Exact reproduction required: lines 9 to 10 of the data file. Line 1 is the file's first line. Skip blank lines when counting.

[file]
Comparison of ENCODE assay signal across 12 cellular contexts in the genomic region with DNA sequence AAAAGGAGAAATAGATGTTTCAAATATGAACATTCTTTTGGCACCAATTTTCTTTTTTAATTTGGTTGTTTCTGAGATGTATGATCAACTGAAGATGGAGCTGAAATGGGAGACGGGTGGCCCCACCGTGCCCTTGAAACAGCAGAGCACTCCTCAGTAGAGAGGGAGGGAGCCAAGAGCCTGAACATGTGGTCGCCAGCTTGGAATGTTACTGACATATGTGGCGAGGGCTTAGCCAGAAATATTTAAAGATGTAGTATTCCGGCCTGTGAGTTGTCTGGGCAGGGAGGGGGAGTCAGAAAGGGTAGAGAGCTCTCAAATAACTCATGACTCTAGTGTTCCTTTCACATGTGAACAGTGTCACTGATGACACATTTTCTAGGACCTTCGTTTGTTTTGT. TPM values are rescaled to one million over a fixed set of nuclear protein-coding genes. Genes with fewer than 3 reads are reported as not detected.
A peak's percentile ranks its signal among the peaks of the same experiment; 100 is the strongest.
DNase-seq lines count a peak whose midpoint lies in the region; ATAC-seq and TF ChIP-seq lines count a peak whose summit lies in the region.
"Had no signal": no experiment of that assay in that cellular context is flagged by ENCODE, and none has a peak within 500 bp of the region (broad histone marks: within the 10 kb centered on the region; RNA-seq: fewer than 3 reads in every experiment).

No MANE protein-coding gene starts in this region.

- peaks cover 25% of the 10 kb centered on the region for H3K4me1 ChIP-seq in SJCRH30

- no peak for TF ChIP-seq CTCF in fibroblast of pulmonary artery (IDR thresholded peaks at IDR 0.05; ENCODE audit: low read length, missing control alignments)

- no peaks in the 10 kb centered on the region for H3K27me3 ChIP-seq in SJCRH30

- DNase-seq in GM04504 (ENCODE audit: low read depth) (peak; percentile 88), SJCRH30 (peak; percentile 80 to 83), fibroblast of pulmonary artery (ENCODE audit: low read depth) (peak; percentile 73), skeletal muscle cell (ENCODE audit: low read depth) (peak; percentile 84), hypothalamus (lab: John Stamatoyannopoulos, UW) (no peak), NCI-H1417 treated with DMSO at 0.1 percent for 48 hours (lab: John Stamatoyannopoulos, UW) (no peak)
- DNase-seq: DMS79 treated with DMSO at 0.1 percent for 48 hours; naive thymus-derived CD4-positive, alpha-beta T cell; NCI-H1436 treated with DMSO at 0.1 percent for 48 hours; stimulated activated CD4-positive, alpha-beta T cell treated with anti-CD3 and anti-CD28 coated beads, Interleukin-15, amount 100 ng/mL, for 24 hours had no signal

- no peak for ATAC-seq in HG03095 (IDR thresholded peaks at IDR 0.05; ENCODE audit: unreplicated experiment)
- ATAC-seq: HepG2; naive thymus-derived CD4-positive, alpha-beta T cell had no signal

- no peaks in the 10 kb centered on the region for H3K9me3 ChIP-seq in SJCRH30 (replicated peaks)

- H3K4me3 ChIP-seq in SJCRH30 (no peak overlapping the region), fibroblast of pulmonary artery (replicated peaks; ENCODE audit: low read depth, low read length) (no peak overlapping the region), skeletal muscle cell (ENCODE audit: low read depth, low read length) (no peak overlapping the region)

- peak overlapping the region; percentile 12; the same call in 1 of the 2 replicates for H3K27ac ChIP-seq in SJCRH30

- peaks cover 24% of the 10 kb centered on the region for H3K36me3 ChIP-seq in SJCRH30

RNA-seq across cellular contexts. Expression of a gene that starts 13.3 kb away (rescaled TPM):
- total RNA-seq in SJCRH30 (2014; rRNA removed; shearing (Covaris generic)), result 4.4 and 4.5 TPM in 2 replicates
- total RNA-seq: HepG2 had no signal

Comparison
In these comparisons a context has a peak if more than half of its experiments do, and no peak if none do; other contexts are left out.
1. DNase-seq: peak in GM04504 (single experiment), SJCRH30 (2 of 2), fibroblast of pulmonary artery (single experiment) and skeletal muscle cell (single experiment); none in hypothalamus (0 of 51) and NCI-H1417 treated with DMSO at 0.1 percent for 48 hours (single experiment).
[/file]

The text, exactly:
- DNase-seq in GM04504 (ENCODE audit: low read depth) (peak; percentile 88), SJCRH30 (peak; percentile 80 to 83), fibroblast of pulmonary artery (ENCODE audit: low read depth) (peak; percentile 73), skeletal muscle cell (ENCODE audit: low read depth) (peak; percentile 84), hypothalamus (lab: John Stamatoyannopoulos, UW) (no peak), NCI-H1417 treated with DMSO at 0.1 percent for 48 hours (lab: John Stamatoyannopoulos, UW) (no peak)
- DNase-seq: DMS79 treated with DMSO at 0.1 percent for 48 hours; naive thymus-derived CD4-positive, alpha-beta T cell; NCI-H1436 treated with DMSO at 0.1 percent for 48 hours; stimulated activated CD4-positive, alpha-beta T cell treated with anti-CD3 and anti-CD28 coated beads, Interleukin-15, amount 100 ng/mL, for 24 hours had no signal